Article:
Sexual Content In YA: Are We Missing A Golden Opportunity?
Author Simon James Green thinks it's time sex ed AND YA became LGBTQ+ inclusive...
There was this one book in the library that every boy at school wanted to borrow. It was almost impossible to get hold of because it was always out. Its edges were dog-eared, the pages were falling out, and its spine was broken and battered. Was it the fantastic plot that made it so popular? The Unforgettable characters? Nope. It had a little chart in it, that told you how big your willy was meant to be at different ages through puberty.
And so at some point, practically every lad would toddle off, the book in one hand, a ruler in the other, and either be delighted, comforted or mortified. I should add, this was slightly pre-internet, so the information wasn’t readily available anywhere else, but all these years later and I have to ask: aren’t books still a great place to explore these topics?
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Sex Ed. in schools can still be hit and miss. And if you’re LGBTQ+, it’s even more likely to be a ‘miss’. Don’t get me wrong, it is getting better, and some schools are doing a much better job of inclusive sex education, but in many cases there’s still a way to go. And anyway, learning about sex in front of a load of your peers can be excruciating – especially if you have questions.
More information is available online than ever before, but that assumes you’re able to sort the useful stuff from the lies, propaganda and… well, the porn. It also assumes that there’s no parental lock or ‘child filters’ set up. Plus, there’s the added pressure of having to remember to clear your browsing history – especially if you’re not ‘out’, or you don’t have the sort of parents who are supportive and understanding when it comes to either sex or being LGBTQ+.
TV has the potential to reach people, but can be problematic too. Within the confines of a fast-paced half-hour episode of your favourite show, there’s rarely time for anything that doesn’t contribute to the plot and, sad to say, anything that isn’t glamorous and sexy. Fumbling around for condoms, or working out what goes where, isn’t high on the list of scenes screenwriters create to keep audiences hooked.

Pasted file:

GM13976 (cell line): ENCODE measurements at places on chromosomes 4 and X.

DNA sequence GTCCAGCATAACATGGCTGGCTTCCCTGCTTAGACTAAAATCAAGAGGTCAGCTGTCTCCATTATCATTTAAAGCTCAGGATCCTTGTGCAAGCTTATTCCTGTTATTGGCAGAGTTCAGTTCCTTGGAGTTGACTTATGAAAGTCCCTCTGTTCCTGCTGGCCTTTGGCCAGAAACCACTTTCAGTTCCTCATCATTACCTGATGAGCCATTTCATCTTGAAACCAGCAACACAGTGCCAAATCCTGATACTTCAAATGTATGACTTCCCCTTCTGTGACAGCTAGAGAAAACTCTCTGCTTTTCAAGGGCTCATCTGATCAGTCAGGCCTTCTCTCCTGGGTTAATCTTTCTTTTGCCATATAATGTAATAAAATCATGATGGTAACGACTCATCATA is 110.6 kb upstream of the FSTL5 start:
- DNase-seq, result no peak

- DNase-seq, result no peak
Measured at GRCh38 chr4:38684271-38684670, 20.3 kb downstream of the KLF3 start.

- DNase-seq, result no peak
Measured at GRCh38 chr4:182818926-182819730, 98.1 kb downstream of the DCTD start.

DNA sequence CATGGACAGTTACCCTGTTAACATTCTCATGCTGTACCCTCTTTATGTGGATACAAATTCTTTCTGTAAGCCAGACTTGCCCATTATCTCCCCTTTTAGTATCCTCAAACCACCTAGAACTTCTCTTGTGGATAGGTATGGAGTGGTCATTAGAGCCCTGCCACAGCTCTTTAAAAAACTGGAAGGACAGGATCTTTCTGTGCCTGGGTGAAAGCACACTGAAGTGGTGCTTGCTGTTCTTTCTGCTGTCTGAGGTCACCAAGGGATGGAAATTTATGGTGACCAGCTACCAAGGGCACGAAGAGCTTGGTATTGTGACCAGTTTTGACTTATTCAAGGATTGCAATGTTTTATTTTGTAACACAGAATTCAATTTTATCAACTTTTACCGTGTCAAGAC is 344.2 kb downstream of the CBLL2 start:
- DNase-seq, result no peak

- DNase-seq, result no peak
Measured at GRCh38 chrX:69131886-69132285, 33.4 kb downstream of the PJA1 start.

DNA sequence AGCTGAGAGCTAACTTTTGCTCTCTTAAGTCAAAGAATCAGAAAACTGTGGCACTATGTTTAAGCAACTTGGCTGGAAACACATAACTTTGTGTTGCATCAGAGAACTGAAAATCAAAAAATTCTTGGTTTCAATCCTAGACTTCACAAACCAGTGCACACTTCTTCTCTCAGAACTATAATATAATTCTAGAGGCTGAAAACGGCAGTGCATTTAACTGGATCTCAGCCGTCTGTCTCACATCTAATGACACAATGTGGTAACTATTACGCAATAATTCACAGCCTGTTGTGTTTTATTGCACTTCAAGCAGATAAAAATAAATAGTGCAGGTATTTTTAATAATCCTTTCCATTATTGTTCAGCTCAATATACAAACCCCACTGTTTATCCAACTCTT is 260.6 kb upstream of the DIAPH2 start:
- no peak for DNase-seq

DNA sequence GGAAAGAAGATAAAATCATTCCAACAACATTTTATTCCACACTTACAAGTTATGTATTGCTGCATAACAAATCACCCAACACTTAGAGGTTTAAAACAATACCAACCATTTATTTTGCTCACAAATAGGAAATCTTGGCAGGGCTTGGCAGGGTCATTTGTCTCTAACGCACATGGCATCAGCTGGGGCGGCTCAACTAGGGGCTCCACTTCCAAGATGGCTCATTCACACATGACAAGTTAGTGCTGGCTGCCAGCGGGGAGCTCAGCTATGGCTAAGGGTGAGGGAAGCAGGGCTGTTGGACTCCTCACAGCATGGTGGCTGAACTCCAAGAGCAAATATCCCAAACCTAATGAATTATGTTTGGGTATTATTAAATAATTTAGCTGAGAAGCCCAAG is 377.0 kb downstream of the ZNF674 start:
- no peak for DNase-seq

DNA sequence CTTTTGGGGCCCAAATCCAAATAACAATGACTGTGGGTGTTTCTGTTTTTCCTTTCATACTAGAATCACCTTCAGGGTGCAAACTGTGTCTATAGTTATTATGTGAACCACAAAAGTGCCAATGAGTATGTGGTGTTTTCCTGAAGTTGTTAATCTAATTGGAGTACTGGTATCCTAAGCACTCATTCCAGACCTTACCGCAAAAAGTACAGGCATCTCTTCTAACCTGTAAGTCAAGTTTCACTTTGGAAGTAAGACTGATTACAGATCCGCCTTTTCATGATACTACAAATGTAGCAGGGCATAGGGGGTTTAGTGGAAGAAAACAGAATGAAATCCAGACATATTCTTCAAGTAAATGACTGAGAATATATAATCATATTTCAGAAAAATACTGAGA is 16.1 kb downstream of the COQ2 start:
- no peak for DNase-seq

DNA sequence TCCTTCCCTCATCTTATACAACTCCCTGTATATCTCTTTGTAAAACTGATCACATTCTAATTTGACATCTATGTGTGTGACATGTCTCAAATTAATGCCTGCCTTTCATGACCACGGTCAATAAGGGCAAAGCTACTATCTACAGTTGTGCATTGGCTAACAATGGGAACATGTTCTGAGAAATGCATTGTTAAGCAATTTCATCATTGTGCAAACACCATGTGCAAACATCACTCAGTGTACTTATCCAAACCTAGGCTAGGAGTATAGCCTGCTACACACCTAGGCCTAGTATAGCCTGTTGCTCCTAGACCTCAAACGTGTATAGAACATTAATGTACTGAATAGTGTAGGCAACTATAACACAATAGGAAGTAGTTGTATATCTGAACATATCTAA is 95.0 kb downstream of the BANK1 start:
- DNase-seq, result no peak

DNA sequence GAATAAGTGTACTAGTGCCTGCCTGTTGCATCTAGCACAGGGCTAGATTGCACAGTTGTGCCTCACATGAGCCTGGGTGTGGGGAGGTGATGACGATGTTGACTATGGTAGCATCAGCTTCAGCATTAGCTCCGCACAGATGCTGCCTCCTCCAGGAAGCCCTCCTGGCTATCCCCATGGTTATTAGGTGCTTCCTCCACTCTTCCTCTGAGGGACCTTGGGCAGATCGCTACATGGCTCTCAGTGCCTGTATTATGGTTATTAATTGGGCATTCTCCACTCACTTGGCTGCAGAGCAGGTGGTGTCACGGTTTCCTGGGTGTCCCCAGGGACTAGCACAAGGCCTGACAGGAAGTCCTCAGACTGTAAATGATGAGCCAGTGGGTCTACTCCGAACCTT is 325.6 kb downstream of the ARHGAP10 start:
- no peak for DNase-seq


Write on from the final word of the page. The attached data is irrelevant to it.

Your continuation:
However, in the world of Young Adult fiction, I think there’s a really good opportunity. Books have more space to explore a topic. Within the seventy to eighty thousand words of a typical YA novel, there’s the time to understand emotions and feelings; there’s the chance to discover everything and anything about sex, sexuality and relationships; and there’s the opportunity to learn about yourself and others. There’s no other form of media that’s able to do that level of nuance and complexity in a way that can connect so directly to the person consuming it. You can go at your own pace with a book. It’s private - you don’t have to worry about suddenly shutting down a load of browser tabs when someone walks in. And it’s safe.
Most authors I know, particularly those who write for children and teenagers, tend to feel a great sense of responsibility towards their readers. Add to that the in-depth editorial work that goes into most novels, and you find material that has been honed and shaped so it presents a valuable, often nurturing experience for a young reader. I know of so many teens who have read a book, especially an LGBTQ+ one, and finally felt ‘I’m not alone’.
Yet we’re frequently missing a great opportunity. For all those brilliant stories, time and again, YA novels will gloss over the actual sex. And, despite some US titles that buck the trend, that’s especially the case with a lot of the UK LGBTQ+ YA, where you might get a hint of it, but often only in a really sanitized way. I’m not suggesting we should all write sex education manuals thinly disguised as novels, or that YA books should have a public health remit, but I do think they could sometimes better contribute to the conversation, if for no other reason than realism - because newsflash: some teens do have sex! And even if they’re not, others are curious and have questions. So why aren’t we seeing that on the page?